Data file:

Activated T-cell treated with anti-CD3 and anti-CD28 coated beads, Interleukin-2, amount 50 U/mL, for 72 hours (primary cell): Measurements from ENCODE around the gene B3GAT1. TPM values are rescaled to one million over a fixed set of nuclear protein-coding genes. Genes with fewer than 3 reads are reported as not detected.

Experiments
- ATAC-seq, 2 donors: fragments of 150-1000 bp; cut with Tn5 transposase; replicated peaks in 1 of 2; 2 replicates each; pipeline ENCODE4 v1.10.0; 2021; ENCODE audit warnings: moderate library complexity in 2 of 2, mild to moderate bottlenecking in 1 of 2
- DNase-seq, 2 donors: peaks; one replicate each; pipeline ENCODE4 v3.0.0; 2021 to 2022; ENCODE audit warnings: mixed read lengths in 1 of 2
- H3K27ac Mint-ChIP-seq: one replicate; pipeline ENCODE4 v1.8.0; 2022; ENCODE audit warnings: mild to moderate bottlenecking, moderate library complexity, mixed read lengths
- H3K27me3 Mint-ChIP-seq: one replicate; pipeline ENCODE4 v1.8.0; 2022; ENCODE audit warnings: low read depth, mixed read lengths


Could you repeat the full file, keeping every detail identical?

Activated T-cell treated with anti-CD3 and anti-CD28 coated beads, Interleukin-2, amount 50 U/mL, for 72 hours (primary cell): Measurements from ENCODE around the gene B3GAT1. TPM values are rescaled to one million over a fixed set of nuclear protein-coding genes. Genes with fewer than 3 reads are reported as not detected.

Experiments
- ATAC-seq, 2 donors: fragments of 150-1000 bp; cut with Tn5 transposase; replicated peaks in 1 of 2; 2 replicates each; pipeline ENCODE4 v1.10.0; 2021; ENCODE audit warnings: moderate library complexity in 2 of 2, mild to moderate bottlenecking in 1 of 2
- DNase-seq, 2 donors: peaks; one replicate each; pipeline ENCODE4 v3.0.0; 2021 to 2022; ENCODE audit warnings: mixed read lengths in 1 of 2
- H3K27ac Mint-ChIP-seq: one replicate; pipeline ENCODE4 v1.8.0; 2022; ENCODE audit warnings: mild to moderate bottlenecking, moderate library complexity, mixed read lengths
- H3K27me3 Mint-ChIP-seq: one replicate; pipeline ENCODE4 v1.8.0; 2022; ENCODE audit warnings: low read depth, mixed read lengths